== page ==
Bajaj Auto and Triumph Motorcycles UK have announced a partnership to jointly develop mid-capacity motorcycles which will be marketed across the world. In a joint statement, Bajaj Auto and Triumph Motorcycles said that the objective of the Bajaj-Triumph alliance is to "deliver a range of outstanding mid-capacity motorcycles benefiting from the collective strengths of both companies". The tie-up however, is a no-equity alliance, and Bajaj is likely to develop motorcycles in the 300-600 cc segment which will be branded as Triumph. Clearly, both Bajaj Auto and Triumph Motorcycles will mutually benefit from each other's strengths and the alliance will become a significant player in the global mid-capacity motorcycle segment.
"We hope to bring to bear upon global markets the individual strengths of the partners including brand position and perception, design and development technology, quality and cost competitiveness and worldwide distribution," the joint statement said. The alliance between Bajaj Auto and Triumph Motorcycles though will not involve any equity, so Bajaj doesn't have a stake in Triumph Motorcycles.
The new global partnership will enable Triumph to significantly expand its global reach by entering new higher volume market segments, especially within the emerging markets across the world. What this means is that the new bikes developed from this partnership will be priced competitively, and in the mid-size segment and will target emerging markets like Asia, South East Asia and Africa, apart from developed markets like Europe and the US. Bajaj will gain access to the iconic Triumph brand, and its great motorcycles, enabling it to offer a wider range of motorcycles within its domestic market and other international markets, the statement added.
Triumph manufactures a range of high-quality motorcycles in the classic, roadsters, cruiser and adventure segments. Triumph's smallest displacement engine is the 675 cc in-line three engine on the supersport Triumph Daytona, and the classics range starts with the Triumph Street Twin, with a 900 cc engine. A few years ago, Triumph was involved in designing and developing a smaller capacity motorcycle for markets like India, but the project was later shelved when demand for Triumph's existing bikes started picking up in India. Triumph will continue to market the larger capacity bikes in its individual capacity. The Bajaj-Triumph alliance will only focus on smaller, mid-size capacity bikes as mentioned before.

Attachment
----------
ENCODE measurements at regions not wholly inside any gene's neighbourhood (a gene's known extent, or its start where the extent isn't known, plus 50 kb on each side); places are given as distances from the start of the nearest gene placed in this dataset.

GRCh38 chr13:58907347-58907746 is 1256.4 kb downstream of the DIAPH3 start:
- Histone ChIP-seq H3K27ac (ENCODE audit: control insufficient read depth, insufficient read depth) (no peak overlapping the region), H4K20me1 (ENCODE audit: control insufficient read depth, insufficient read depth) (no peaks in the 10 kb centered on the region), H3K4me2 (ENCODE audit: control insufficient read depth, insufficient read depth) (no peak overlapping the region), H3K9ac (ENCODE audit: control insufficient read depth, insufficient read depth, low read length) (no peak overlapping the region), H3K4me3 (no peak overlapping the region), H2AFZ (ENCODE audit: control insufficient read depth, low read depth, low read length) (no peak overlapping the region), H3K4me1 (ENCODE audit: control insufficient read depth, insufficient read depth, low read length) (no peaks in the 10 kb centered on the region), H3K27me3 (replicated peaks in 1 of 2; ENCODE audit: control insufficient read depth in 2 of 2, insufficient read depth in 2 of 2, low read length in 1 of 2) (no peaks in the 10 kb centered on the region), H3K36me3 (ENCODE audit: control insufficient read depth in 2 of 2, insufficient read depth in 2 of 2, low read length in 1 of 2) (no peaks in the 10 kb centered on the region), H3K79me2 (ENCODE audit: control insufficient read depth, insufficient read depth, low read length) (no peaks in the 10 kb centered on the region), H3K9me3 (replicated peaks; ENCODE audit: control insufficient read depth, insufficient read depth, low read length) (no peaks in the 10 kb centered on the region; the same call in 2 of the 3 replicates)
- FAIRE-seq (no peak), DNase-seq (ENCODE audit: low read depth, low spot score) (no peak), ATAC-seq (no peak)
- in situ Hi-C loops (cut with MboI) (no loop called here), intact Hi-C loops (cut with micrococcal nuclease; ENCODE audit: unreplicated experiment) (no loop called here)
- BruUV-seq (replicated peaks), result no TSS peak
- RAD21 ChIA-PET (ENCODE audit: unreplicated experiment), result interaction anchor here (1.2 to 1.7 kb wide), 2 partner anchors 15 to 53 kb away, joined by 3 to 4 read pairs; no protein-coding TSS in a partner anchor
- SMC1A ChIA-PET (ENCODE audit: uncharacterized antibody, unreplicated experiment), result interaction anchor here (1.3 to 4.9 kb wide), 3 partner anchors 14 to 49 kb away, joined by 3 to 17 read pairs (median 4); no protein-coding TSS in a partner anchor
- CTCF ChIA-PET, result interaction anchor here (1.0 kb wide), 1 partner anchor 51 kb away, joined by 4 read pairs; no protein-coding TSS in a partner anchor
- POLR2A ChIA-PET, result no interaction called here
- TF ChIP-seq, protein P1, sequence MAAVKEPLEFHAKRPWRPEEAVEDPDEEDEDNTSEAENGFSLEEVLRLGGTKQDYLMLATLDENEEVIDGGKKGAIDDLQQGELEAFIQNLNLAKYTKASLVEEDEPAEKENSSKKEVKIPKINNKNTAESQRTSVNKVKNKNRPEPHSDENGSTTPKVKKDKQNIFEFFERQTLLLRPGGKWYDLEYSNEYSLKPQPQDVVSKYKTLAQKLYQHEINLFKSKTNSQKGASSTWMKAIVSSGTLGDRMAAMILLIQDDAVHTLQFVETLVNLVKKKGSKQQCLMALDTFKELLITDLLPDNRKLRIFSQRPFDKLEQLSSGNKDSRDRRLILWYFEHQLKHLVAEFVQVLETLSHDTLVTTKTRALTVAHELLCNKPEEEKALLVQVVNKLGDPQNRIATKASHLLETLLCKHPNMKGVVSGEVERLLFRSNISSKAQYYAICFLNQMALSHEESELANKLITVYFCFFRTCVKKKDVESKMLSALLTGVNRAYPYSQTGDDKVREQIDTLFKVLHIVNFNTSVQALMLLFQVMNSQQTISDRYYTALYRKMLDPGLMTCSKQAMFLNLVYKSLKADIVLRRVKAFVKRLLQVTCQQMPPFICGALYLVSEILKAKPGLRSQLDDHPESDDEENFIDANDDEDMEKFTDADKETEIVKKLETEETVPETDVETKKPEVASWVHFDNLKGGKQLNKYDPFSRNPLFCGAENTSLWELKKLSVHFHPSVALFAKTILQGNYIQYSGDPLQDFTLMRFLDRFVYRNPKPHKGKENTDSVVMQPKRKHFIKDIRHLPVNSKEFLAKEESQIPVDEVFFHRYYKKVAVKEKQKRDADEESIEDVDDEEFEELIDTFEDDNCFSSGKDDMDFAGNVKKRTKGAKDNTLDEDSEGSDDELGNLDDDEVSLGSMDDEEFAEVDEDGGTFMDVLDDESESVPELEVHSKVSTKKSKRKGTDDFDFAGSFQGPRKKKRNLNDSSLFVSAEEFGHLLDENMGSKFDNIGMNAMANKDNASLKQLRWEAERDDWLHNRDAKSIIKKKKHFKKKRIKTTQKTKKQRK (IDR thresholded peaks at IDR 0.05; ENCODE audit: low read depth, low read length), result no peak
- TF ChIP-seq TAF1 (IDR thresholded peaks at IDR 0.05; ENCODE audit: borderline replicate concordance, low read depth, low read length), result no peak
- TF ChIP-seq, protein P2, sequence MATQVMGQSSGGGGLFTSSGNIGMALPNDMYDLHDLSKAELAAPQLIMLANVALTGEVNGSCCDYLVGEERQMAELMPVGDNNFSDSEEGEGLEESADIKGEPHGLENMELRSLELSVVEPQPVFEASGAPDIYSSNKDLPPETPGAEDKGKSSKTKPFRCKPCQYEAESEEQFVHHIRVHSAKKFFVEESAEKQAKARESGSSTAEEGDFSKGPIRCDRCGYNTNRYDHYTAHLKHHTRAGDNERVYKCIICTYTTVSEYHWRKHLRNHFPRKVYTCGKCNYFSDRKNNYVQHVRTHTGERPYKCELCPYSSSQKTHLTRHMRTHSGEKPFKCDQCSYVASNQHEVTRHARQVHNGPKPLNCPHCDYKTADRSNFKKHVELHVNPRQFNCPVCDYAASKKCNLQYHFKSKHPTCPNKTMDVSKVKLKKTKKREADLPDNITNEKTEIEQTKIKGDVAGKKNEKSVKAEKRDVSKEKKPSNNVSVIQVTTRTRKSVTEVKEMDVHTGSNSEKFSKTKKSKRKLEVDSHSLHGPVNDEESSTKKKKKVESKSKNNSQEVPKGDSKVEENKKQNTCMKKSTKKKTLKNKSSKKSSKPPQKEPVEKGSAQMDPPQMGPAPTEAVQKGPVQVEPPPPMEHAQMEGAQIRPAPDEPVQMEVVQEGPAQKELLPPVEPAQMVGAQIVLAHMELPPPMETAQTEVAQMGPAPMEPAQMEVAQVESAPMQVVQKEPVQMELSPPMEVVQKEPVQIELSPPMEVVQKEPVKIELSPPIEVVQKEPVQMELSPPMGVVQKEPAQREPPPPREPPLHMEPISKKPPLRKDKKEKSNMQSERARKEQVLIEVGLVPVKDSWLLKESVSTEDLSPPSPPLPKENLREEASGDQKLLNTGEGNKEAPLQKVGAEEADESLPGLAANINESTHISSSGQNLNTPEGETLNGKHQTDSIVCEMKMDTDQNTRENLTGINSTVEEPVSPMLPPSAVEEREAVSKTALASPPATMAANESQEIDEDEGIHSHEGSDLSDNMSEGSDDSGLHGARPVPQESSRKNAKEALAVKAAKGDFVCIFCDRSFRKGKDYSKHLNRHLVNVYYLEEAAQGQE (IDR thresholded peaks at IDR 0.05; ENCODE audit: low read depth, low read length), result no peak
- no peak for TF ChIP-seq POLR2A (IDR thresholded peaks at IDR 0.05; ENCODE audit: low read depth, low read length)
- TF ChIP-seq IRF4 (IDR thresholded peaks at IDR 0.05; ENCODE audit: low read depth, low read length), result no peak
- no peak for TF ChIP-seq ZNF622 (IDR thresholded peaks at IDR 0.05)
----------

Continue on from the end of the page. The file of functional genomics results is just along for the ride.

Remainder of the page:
Bajaj Auto, one of India's largest two-wheeler manufacturers, is also one of the largest exporters of India-made two-wheelers across the world. The current range of Bajaj motorcycles start with 100-110 cc commuter motorcycles with Bajaj's largest capacity motorcycle being the Bajaj Dominar, with a 373 cc engine sourced from the KTM 390 Duke. Bajaj Auto's range of motorcycles under the brand names Pulsar, Discover and Boxer are top selling brands in many countries. Bajaj owns 47 per cent of Austrian motorcycle brand KTM, and the latest partnership with Triumph Motorcycles will further cement Bajaj Auto's position as a significant global player in motorcycles.
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This is though not the first time an Indian two-wheeler manufacturer has entered into such a partnership with a reputed European motorcycle brand. India's TVS Motor Company already has an ongoing partnership with German motorcycle manufacturer BMW Motorrad. TVS and BMW have jointly developed the smallest BMW motorcycle, the BMW G 310 R, which is already on sale in Europe and the US.
So far, the joint statement hasn't spelled out the kind of motorcycles that will be developed, but we expect motorcycles in the 300-600 cc segment to be developed under the joint partnership, to be sold not only in India, but also across other markets across the world. And to keep costs competitive, the manufacturing will likely happen at one of Bajaj Auto's plants in India. Just like the Bajaj-KTM alliance, the bikes under the Bajaj-Triumph alliance are likely to be named under the Triumph brand. Unlike the KTM alliance though, Bajaj will have no equity in Triumph. There's no word on when the jointly developed bikes will finally reach production, but our guess is, the first bikes under the joint partnership are at least a year or two away from production.